Fragment 500800

PREVIOUS

NEXT

myrtle, from Myrsine;

Original French:  Myrte, de Myrſine:

Modern French:  Myrte, de Myrsine:



Notes

myrtus

myrtus
Myrtus communis

Andres Laguna [ca. 1511 – 1559]
Annotationes in Dioscoridem Anazarbeum … iuxta vetustissimorum codicum fidem elaboratae.
Lyon: Apud Gulielmum Rovillium, 1554
Smithsonian Libraries

Myrrh

Smith translates as “Myrrh, from Myrsine” and cites Ovid Met. x. 298-514.

François Rabelais [ca. 1483–1553]
Gargantua and Pantagruel
William Francis Smith [1842–1919], translator
London, 1893

myrte, de myrsine

Le Myrtus des Anciens est notre M. communis L. (Myrtacée.) — M. Sainéan (H.N.R., 120) pense que cette Myrsine est Myrrha fille de Cinyre, roi de Chypre (Ovide, Mét., X, 298 et sqq.) qui fut changée en un arbre à myrrhe, que Rableais aurait confondu avec le myrte. (Paul Delaunay)

François Rabelais [ca. 1483–1553]
Oeuvres. Tome Cinquieme: Tiers Livre
p. 353
Abel Lefranc [1863-1952], editor
Paris: Librairie Ancienne Honoré Champion, 1931
Archive.org

myrtle

Thus myrtle and myrrh tree after Myrsina or Myrrha, who was so changed because of her incestuous love of Cyniras, King of Cyprus, her father…

François Rabelais [ca. 1483–1553]
Complete works of Rabelais
Jacques LeClercq [1891–1971], translator
New York: Modern Library, 1936

myrte, de Myrsine

Le myrtus est consacré à Vénus non pas à Myrsine. R. pense-t-il à Myrrha, métamorphosée en arbre à myrrhe? (EC).

François Rabelais [ca. 1483–1553]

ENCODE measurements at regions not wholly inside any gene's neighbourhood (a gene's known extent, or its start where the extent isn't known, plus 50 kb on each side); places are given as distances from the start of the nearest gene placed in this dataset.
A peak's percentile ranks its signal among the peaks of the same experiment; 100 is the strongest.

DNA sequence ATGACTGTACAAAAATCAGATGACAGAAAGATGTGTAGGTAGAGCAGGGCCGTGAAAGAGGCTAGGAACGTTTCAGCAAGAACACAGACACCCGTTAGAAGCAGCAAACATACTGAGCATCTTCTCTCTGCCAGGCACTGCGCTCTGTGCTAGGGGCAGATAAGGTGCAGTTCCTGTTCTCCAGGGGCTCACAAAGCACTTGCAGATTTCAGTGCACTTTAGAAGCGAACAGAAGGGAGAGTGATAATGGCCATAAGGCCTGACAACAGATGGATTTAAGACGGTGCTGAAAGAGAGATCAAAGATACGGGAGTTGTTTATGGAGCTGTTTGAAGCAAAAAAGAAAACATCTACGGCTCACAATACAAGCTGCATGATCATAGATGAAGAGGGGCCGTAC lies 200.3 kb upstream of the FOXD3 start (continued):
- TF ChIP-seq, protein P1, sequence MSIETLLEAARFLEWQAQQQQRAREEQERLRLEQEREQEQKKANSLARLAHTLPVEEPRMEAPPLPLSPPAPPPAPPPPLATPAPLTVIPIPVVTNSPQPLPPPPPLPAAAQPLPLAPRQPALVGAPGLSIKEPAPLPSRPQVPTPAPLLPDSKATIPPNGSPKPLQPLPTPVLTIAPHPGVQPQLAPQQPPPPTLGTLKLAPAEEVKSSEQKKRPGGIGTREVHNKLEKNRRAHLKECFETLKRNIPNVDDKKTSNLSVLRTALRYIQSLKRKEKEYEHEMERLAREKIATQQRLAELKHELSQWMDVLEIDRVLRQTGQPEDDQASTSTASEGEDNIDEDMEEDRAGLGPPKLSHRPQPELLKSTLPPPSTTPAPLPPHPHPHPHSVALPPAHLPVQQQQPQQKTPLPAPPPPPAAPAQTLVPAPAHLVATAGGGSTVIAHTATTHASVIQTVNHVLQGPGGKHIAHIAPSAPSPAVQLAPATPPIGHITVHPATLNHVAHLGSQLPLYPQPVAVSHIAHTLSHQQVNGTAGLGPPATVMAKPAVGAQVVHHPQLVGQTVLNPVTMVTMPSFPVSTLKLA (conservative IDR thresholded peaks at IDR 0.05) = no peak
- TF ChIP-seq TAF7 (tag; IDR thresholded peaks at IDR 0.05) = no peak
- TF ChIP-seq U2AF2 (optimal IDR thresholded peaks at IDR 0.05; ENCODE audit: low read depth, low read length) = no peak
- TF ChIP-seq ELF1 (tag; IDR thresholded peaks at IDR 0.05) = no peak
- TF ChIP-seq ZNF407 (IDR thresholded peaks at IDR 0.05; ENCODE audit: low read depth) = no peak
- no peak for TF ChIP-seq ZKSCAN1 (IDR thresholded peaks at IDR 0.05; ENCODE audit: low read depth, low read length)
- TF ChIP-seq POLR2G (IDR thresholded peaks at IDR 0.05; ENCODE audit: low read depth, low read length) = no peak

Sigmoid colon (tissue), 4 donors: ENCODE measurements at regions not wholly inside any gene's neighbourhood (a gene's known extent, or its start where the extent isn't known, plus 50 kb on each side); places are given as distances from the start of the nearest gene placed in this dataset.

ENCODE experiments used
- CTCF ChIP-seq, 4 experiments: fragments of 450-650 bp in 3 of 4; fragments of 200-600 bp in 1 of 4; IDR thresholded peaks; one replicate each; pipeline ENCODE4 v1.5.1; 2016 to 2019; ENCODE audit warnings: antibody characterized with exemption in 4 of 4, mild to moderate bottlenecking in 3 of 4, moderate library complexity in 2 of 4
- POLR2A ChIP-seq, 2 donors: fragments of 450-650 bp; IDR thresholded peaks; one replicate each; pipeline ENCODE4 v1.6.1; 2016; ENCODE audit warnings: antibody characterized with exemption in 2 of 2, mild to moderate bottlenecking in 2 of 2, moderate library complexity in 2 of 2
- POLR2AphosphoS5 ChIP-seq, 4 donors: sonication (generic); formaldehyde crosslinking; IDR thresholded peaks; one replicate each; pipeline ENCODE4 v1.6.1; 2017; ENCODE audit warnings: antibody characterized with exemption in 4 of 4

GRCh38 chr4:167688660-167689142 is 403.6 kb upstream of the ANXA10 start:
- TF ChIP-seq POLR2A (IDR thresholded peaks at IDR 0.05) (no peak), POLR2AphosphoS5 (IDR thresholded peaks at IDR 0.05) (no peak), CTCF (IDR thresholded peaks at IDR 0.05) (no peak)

Le Tiers Livre
Michael A. Screech [b. 1926], editor
Paris-Genève: Librarie Droz, 1964

Myrte

Confusion possible entre le myrte, consacré à Vénus et l’arbre à myrrhe.

François Rabelais [ca. 1483–1553]
Le Tiers Livre
p. 565
Pierre Michel, editor
Paris: Gallimard, 1966

Myrte

Le myrte est appelé en grec μνφτίνη et μνφφΐνη, à cause de Myrsine, jeune Athénienne, renommée pour sa beauté et sa force, et tuée par un jeune homme qu’elle avai devancé à la lutte et à la course. La légende est rapportée par les glossateurs de Dioscorides (I, corol. 157); voir Œuvres complètes, éd. Demerson, n. 34, p. 537.

François Rabelais [ca. 1483–1553]
Œuvres complètes
p. 504, n. 23
Mireille Huchon, editor
Paris: Gallimard, 1994

myrtle

myrtle. Forms: mirtille, -ylle, mirt-, myrtel(l, -ylle, mirtle, mertle, mert-, mirt-, myrtil(l, myrtle. [adopted from Old French mirt-, myrtille, myrtle-berry, adaptation of popular Latin myrtilla, –us, diminutive of Latin myrta, myrtus myrt.]

The fruit or berry of the myrtle tree. Obsolete

C. 1400 Lanfranc’s Science of cirurgie 53 Poudre of mirtillis.

1526 Gt. Herbal cclxvii. (1529) P ij b, Mirte is a lytell tre so called, the whiche tre bereth a fruyte that is named Myrtylles.

1578 Henry Lyte, tr. Dodoens’ Niewe herball or historie of plantes 462 Barley giuen with Mirtels, or wine,… stoppeth the running of the belly.

1657 Coles Adam in E. lxxi. 135 Being boyled in red Wine with Pomegranat Rinds, and Myrtills, it stayeth the Lask.

A plant of the genus Myrtus (N.O. Myrtaceæ), esp. M. communis, the Common Myrtle, a shrub growing abundantly in Southern Europe, having shiny evergreen leaves and white sweet-scented flowers, and now used chiefly in perfumery. The myrtle was held sacred to Venus and is used as an emblem of love.

1562 William Turner A new herball, the seconde parte ii. 60 b, Dioscorides maketh ii. sortes of sowen or set myrtel trees… But other writers make yet mo kyndes of Myrtilles.

1590 Mary Herbert, Countess Pembroke The tragedie of Antonie 68 Since then the Baies so well thy forehead knewe To Venus mirtles yeelded haue their place.

1611 Bible Isaiah xli. 19, I will plant in the wildernes..the Myrtle, and the Oyle tree.

1639 S. Du Verger tr. Camus’ Admir. Events 14 The palmes of my valour, and mirtles of my incomparable love.

1667 John Milton Paradise Lost iv. 262 The fringed Bank with Myrtle crownd.


PREVIOUS

NEXT

Posted 26 January 2013. Modified 14 January 2017.

Leave a Reply

Your email address will not be published. Required fields are marked *